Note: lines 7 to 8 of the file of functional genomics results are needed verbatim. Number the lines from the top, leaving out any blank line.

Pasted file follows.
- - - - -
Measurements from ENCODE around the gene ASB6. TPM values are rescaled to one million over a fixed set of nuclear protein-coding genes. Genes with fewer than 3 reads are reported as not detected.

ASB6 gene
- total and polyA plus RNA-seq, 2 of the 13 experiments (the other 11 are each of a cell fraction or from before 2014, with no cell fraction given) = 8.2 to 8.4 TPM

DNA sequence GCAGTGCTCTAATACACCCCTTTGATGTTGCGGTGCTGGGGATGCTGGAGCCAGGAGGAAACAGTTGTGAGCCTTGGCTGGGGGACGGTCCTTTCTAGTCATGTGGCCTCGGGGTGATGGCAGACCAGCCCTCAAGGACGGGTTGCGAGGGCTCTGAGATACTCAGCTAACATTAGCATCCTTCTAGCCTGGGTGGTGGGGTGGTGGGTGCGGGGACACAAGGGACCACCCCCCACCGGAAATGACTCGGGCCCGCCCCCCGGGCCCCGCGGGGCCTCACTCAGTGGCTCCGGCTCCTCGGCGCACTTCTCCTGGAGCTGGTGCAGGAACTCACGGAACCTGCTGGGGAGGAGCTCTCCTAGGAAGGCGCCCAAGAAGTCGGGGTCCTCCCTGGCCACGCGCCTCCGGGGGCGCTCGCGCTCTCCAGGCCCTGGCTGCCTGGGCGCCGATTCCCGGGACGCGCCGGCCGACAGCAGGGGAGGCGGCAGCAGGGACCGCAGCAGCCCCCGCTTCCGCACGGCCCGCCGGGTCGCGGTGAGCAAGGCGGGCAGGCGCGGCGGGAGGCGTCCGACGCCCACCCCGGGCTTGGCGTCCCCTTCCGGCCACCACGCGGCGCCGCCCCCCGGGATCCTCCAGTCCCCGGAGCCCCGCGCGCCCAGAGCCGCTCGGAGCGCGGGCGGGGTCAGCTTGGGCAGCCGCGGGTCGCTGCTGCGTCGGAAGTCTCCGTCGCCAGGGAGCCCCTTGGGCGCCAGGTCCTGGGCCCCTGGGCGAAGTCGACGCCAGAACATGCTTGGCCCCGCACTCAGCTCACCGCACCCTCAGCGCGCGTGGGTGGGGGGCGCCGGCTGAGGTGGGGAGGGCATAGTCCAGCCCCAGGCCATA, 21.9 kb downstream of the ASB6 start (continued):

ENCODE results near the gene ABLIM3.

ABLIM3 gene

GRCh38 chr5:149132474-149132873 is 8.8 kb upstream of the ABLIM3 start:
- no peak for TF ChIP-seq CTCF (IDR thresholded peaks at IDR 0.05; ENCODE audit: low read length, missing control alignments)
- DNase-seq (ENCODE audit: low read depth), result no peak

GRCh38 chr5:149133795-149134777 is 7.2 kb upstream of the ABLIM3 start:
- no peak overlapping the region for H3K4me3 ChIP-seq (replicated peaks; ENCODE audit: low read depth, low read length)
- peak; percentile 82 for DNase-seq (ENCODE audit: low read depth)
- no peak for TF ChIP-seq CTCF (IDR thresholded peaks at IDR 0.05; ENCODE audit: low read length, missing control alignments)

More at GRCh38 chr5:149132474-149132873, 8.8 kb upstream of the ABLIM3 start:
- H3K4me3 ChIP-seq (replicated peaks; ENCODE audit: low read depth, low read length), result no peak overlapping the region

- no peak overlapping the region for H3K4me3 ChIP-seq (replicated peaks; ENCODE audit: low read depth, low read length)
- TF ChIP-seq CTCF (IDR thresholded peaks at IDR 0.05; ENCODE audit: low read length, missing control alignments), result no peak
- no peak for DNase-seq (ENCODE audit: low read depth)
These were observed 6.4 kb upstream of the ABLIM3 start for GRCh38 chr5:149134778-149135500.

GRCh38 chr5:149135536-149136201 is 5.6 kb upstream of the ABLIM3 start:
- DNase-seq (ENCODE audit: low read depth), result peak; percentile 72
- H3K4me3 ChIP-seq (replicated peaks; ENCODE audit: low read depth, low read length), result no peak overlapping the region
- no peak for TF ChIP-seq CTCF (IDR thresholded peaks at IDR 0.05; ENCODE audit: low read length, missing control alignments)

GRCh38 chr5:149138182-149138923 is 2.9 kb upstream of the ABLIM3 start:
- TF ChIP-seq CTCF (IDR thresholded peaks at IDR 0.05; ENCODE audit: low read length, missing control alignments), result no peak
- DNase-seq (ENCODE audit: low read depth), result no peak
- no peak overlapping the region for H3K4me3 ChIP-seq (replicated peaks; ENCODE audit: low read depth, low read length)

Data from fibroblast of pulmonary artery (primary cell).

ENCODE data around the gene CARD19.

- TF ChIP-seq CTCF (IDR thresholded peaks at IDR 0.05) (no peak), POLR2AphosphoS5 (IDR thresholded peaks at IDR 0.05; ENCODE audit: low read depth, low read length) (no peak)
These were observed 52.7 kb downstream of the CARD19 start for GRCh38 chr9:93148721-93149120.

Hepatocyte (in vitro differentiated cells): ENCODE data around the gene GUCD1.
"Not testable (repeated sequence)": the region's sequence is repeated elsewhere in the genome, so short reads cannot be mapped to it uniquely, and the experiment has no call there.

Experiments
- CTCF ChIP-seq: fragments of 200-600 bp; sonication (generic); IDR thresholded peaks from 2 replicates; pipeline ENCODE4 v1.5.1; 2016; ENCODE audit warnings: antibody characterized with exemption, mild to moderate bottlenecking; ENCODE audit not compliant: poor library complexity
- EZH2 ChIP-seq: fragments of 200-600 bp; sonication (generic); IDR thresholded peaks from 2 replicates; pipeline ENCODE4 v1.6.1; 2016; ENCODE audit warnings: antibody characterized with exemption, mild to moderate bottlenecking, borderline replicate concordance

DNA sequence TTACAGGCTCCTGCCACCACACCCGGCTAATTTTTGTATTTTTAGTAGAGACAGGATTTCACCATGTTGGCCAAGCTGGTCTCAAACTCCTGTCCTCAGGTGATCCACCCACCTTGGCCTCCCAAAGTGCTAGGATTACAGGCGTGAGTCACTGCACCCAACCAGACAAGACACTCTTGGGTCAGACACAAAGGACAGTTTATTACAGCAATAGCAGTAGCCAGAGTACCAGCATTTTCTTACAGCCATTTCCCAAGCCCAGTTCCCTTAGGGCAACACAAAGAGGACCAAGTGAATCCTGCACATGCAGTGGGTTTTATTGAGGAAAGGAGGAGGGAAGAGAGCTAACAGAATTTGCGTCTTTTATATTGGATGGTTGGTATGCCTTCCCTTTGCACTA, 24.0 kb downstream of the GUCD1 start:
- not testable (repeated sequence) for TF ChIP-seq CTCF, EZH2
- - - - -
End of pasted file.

GRCh38 chr5:149132474-149132873 is 8.8 kb upstream of the ABLIM3 start:
- no peak for TF ChIP-seq CTCF (IDR thresholded peaks at IDR 0.05; ENCODE audit: low read length, missing control alignments)